Acclaimed novelist Ernest J. Gaines, who graduated from SF State in 1957 and went on to write some of this century’s most celebrated pieces of African American literature, died in his home on Nov. 5. He was 86.
His death was announced by the Ernest J. Gaines Center, a center for scholarship on Gaines’s work at the University of Louisiana, Lafayette. He died in his sleep from cardiac arrest at his home in Oscar, La.
Gaines was known for his novels and short stories about the history and lives of African American, Creole and Cajun people in the pre-civil rights era American South. His works were inspired by a childhood spent in the racially segregated rural Louisiana of the 1930’s and 1940’s.
Born in 1933 in Pointe Coupee Parish, La., Gaines spent his early years on the same plantation where his ancestors were enslaved for generations. His family stayed as sharecroppers after emancipation, in houses formerly used as slaves’ quarters.
The primary school Gaines attended, held in a single room inside the town’s black church, was only in session for less than half of every year, according to the African American Literature Book Club. Gaines spent most months in the fields with his peers, where they harvested cotton alongside their families.
The era’s harsh Jim Crow laws prohibited black people from buying books — Gaines couldn’t even check them out from the local library — however, he was surrounded by traditions of oral storytelling, and grew up absorbing the rich histories and rhythmic vernacular of those around him. His writing began through letters written on behalf of illiterate field workers, in which he was asked to embellish the events of their lives to friends and relatives.
There was no high school in his town for African Americans, according to ULL’s Ernest J. Gaines Center. When Gaines was 15, he moved in with his mother and stepfather in Vallejo, Calif., where he became captivated by literature. He soon began to write his own stories of the place and time where he grew up, motivated by a lack of African American representation in the books he immersed himself in,particularly 19th century Russian literature, according to the nonprofit American Academy of Achievement.
“The books I read did not have my people in them,” Gaines said in a 1978 interview with the New York Times. “No Southern blacks, Louisiana blacks. Or if they did it was by white writers who did not interpret things the way I would have. So I started writing about my people.”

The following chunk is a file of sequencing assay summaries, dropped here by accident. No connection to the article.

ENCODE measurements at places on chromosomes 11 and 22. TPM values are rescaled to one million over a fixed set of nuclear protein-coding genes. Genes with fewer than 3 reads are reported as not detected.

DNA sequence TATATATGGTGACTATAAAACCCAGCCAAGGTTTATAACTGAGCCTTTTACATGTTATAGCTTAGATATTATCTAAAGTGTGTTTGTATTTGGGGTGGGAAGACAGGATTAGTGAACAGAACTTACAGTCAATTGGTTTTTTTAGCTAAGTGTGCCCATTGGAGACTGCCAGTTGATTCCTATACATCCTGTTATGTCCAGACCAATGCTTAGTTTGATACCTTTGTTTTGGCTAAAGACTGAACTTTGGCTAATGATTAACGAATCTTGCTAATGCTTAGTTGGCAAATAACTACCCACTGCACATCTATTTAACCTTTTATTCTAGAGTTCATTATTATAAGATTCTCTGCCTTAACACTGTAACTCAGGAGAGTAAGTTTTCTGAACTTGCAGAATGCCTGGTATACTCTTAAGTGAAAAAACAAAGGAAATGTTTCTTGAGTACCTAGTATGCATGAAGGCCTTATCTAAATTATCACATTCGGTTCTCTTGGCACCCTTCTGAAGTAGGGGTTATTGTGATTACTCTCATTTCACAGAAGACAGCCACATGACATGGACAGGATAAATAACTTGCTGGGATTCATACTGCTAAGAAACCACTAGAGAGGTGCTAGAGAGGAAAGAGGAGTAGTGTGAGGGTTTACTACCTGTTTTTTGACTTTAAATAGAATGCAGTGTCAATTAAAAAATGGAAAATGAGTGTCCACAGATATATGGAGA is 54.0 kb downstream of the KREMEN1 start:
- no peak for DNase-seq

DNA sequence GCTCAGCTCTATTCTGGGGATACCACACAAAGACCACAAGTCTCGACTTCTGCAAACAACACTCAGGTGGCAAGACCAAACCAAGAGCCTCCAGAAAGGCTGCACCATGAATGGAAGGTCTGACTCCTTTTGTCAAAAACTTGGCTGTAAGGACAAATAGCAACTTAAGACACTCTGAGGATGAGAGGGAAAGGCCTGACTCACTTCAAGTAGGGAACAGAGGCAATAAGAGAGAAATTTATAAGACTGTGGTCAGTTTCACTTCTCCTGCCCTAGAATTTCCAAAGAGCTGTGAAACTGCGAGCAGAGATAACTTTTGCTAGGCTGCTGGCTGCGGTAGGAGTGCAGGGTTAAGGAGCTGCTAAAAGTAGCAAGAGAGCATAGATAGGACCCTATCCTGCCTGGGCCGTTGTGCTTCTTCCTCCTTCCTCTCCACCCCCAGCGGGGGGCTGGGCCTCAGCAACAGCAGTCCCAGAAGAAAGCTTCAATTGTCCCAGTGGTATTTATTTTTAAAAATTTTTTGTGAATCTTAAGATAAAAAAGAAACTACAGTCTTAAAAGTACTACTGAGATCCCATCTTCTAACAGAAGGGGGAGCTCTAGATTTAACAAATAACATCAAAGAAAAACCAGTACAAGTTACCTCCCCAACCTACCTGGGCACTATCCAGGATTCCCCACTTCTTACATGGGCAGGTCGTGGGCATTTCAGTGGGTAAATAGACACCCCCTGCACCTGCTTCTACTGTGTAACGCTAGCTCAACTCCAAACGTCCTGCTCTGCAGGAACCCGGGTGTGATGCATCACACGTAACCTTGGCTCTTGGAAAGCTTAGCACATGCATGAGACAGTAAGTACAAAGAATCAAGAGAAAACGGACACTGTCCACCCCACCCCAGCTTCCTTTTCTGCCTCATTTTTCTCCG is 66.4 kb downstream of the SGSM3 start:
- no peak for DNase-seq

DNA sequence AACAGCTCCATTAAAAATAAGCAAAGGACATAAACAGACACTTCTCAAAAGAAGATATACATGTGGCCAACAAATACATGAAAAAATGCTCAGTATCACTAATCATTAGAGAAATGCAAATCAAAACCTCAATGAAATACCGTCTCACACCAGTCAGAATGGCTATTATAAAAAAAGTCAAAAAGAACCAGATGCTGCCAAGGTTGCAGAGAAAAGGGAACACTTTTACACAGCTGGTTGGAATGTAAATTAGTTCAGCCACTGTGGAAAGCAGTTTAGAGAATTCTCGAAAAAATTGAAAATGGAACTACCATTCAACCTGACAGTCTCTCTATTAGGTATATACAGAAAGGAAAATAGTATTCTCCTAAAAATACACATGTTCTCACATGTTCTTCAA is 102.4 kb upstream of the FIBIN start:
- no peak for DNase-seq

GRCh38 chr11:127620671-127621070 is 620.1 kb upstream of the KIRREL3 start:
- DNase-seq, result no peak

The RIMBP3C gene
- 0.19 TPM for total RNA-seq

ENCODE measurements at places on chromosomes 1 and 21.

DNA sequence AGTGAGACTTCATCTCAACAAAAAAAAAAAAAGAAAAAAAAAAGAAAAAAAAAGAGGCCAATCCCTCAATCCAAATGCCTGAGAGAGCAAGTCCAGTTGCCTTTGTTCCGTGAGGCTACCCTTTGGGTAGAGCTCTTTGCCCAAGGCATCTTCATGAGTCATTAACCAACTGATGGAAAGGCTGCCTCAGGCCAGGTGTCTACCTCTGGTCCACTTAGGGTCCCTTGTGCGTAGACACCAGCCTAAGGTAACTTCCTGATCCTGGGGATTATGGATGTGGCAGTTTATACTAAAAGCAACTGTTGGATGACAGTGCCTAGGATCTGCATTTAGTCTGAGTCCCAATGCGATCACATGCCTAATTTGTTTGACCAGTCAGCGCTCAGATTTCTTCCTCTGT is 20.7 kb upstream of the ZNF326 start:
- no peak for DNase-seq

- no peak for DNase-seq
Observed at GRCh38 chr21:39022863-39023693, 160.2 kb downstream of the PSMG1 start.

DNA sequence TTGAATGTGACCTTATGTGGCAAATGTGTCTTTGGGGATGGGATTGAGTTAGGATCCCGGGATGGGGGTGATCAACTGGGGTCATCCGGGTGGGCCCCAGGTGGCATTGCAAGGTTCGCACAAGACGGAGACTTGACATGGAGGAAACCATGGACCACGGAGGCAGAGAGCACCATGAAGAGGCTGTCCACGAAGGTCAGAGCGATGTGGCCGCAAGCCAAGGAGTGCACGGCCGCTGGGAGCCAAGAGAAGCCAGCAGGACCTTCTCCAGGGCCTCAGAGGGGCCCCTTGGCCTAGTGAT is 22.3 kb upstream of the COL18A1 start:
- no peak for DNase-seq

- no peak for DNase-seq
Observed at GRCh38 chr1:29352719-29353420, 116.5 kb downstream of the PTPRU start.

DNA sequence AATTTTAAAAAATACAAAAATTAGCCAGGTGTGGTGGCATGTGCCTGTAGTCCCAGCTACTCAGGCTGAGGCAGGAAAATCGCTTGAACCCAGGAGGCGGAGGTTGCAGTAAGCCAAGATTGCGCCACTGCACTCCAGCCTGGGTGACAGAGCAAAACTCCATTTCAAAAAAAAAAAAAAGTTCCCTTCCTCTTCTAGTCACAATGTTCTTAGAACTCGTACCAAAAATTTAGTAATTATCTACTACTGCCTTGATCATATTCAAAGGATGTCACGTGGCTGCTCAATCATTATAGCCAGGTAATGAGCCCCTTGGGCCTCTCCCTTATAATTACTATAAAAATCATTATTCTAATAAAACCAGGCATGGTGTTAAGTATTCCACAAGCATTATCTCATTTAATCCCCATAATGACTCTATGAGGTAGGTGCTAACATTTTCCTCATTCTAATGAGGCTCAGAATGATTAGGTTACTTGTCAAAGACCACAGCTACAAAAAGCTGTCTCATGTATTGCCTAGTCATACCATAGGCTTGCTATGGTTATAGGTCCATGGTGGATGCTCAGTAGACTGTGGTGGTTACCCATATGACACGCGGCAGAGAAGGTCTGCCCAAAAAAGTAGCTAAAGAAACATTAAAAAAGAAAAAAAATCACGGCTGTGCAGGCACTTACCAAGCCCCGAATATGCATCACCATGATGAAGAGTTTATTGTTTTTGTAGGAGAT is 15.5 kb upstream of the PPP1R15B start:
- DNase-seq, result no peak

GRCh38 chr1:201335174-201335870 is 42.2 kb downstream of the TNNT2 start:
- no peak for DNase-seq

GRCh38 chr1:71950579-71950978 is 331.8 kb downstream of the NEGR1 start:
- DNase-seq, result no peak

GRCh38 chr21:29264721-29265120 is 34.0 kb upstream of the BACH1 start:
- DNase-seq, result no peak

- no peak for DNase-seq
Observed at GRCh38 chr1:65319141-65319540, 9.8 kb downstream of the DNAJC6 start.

Gaines went to SF State when he was 22 to study literature. It was there that he published his first short story, “The Turtles,” in the university’s Transfer literary magazine. He graduated with a bachelor’s degree in 1957.
After spending two years in the army and completing a writing fellowship at Stanford, Gaines moved back to Louisiana in 1964 and published his first novel: “Catherine Carmier,” a love story reminiscent of his own youth about a black man who leaves the South to attend college in California.
After being appointed as the Writer-In-Residence at Ohio’s Denison University in 1971, he wrote one of his best-known novels, “The Autobiography of Miss Jane Pittman.” The book takes readers on a century-long exploration of African American history through the first-person narration of a 110-year-old woman who is born enslaved and lives to witness the beginnings of the Civil Rights Movement. It was made into a television movie in 1974, which won nine Emmy Awards and thrust Gaines’s work into an international spotlight.
In the following decades, Gaines continued to produce widely-celebrated works, including “In My Father’s House” in 1978 and “A Gathering of Old Men” in 1983. He received the Macarthur Foundation’s Genius Grant in 1993, and in the same year published his most acclaimed book: “A Lesson Before Dying,” the story of a young black man who is wrongly sentenced to death.
Gaines’s works explore how life, love, place and spirit are transformed by the piercing effects of racial injustice. His stories serve as timeless chronicles of Louisiana’s robust and painful history, as well as reminders of the vibrant resilience unique to southern black communities.
“Every novel has its own protests,” he said to the Times in 1978. “If you’re not commenting on the human condition then what are you doing but playing with words, shuffling paper?”He is survived by his wife, Dianne Gaines, who was with him when he died. Their home is on land adjacent to the plantation where he was raised, and in their backyard sits the small church he once attended school in, where several of his ancestors are now buried.